The UK’s opportunity to re-invigorate our trading relationship with the Commonwealth

The UK’s opportunity to re-invigorate our trading relationship with the Commonwealth

The Commonwealth is a truly global organisation, encompassing states and citizens from every corner of the earth. Yet unlike other multinational organisations brought together through practicality, the Commonwealth States share bonds of history, culture, family, and in some cases language. The shared values and beliefs that these ties engender, form the basis of relations that can often seem as social as they are diplomatic. The upshot is a vast amount of goodwill, a willingness to see our Commonwealth cousins succeed, and a genuine desire to work together to face the challenges of the future.

Intra-Commonwealth trade is currently estimated at $687 billion, an impressive figure. But there remains a vast amount of untapped commercial potential between our nations.

Next year’s Commonwealth Heads of Government meeting, being hosted in London, will be the largest Heads of Government meeting that the United Kingdom has ever hosted – a gathering of 52 Heads of State and leaders of Government who collectively represent a large proportion of the world’s population. This meeting will be our chance to redefine the trading relationship of the Commonwealth.

For all our current successes, the Commonwealth is an underutilised economic resource. And as the United Kingdom negotiates its exit from the European Union, we have the opportunity to re-invigorate our Commonwealth partnerships, and usher in a new era where expertise, talent, goods, and capital can move unhindered between our nations in a way that they have not for a generation or more.

Too many commentators, some in Britain and some beyond, have an extremely negative view of Brexit, unable to see renewed opportunities including those that the UK can bring as an independent member of the World Trade Organization. To those who take the gloomy view let me say this: Brexit is not a time bomb to be diffused but the opportunity for a bold and confident future mandated by the British public in a referendum. We should see it as a blue print for an optimistic and outward looking future.

When the Prime Minister outlines her vision of Global Britain it doesn’t mean that we will be ignoring our European partners, but rather we will be giving renewed attention to the opportunities we share with friends and allies alike beyond the boundaries of Europe. For example, there are those who claim that London may lose its pre-eminence as the world’s premier financial centre. I believe nothing could be further from the truth. The depth of professional infrastructure in financial services that London possesses cannot be easily replicated elsewhere nor can its regulatory system or international reputation.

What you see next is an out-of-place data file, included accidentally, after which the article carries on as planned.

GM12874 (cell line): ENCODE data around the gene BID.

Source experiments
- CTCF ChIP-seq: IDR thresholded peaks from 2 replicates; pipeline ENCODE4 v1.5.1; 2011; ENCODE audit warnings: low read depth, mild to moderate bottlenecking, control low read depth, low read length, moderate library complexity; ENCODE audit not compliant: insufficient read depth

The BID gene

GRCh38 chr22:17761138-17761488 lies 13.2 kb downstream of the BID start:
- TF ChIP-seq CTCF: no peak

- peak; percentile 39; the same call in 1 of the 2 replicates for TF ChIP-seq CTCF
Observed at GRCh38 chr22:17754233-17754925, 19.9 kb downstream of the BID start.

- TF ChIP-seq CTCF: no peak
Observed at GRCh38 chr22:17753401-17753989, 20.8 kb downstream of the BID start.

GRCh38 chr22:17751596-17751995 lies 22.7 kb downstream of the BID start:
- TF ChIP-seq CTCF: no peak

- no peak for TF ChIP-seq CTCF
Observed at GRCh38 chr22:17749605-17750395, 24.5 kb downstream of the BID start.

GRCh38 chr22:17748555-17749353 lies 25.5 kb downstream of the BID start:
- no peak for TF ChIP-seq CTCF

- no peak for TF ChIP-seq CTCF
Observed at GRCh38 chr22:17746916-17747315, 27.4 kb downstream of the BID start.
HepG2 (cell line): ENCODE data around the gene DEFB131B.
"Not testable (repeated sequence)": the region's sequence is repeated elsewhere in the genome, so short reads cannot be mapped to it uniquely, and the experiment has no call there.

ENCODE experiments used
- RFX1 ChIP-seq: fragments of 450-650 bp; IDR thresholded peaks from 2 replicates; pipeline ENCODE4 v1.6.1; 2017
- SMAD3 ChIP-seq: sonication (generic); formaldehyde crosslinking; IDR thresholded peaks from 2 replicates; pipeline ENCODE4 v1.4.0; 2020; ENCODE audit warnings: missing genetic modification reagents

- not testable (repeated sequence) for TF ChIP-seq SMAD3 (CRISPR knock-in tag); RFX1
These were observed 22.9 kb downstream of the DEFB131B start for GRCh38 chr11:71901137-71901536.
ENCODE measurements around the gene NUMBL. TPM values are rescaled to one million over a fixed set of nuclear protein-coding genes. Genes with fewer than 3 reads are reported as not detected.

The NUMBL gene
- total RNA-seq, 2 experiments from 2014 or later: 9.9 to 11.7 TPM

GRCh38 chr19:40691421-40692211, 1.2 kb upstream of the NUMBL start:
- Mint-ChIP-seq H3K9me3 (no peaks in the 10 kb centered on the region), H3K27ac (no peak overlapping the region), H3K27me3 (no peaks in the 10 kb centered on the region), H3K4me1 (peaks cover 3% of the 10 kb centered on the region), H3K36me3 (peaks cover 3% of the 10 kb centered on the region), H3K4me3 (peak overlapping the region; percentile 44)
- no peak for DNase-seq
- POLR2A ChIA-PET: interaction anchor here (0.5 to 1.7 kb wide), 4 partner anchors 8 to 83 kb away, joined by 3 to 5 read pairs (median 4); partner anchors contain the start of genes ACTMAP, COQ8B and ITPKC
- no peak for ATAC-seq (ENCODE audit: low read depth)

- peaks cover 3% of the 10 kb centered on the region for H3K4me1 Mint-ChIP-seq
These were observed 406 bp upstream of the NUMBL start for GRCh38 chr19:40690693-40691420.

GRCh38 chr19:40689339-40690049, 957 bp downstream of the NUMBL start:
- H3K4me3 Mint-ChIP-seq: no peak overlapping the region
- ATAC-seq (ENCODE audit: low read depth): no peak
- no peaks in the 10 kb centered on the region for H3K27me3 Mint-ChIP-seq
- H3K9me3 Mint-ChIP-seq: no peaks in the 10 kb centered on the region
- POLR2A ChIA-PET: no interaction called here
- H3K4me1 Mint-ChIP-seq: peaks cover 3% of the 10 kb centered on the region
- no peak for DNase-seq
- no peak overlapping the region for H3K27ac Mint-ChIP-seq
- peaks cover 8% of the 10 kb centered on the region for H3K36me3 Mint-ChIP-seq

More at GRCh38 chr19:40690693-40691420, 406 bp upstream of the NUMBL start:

Working alongside the UK, I believe that the Commonwealth has the potential, and the responsibility, to take a leading role in the defence of global commercial freedoms. In an era when free trade is increasingly threatened by the siren call of protectionism, we have the opportunity to lead by example and reject insularity in favour of economic openness and co-operation.

I firmly believe that the strength of the Commonwealth lies in its diversity. Its members range from some of the largest and most populous countries on earth, to the smallest. Such variety presents disparate challenges, but also a wide range of experience. Likewise, the different levels of economic development of our members should not be seen as detrimental. Instead, it is an opportunity for development – a chance to bring on fellow members as new trading partners and unleash their economic potential.

Free and open trade is the greatest catalyst for poverty elimination and lasting economic development. That’s why the UK has been a proud supporter of the WTO’s work to support less developed countries to help their own businesses seize the economic opportunities that global trade brings.

At at the Eleventh WTO Ministerial Conference in Argentina, I was delighted to announce £18 million from the UK for WTO programmes to help less developed countries produce products fit for export and access untapped new markets which have the potential to create thousands of jobs and transform developing economies. Development in the modern era must be about developing economic and commercial capacity – nurturing new industries in less developed countries in order to spread stability, prosperity and opportunity.

The Commonwealth of Nations, with all of our rich experience and expertise, can lead the world in developing this new approach. Development will no longer be about givers and receivers, but a partnership of equals, working together to realise our economic potential. It is the United Kingdom’s ambition to become the leading global champion of free trade, using our economic and diplomatic influence to defend commercial freedoms. It is important that we acknowledge that the first line of defence is the rules-based international trading system embodied by the WTO.

The Commonwealth’s common values and unshakeable bonds will be an invaluable asset, as we prove to the world that trade promotes unity more than it sows division.

Next year’s Heads of Government meeting in London will be our chance to showcase the Commonwealth’s ability to lead the response to global economic challenges, influencing global trade policy and setting an ambitious pace for the delivery of multilateral agreements. Above all, we can show that, although it may be an organisation founded upon history, it has the dynamism, and the influence, to shape a global economic future.

The above is an edited extract of a speech given at the Commonwealth Reception at the WTO Ministerial Conference in Argentina.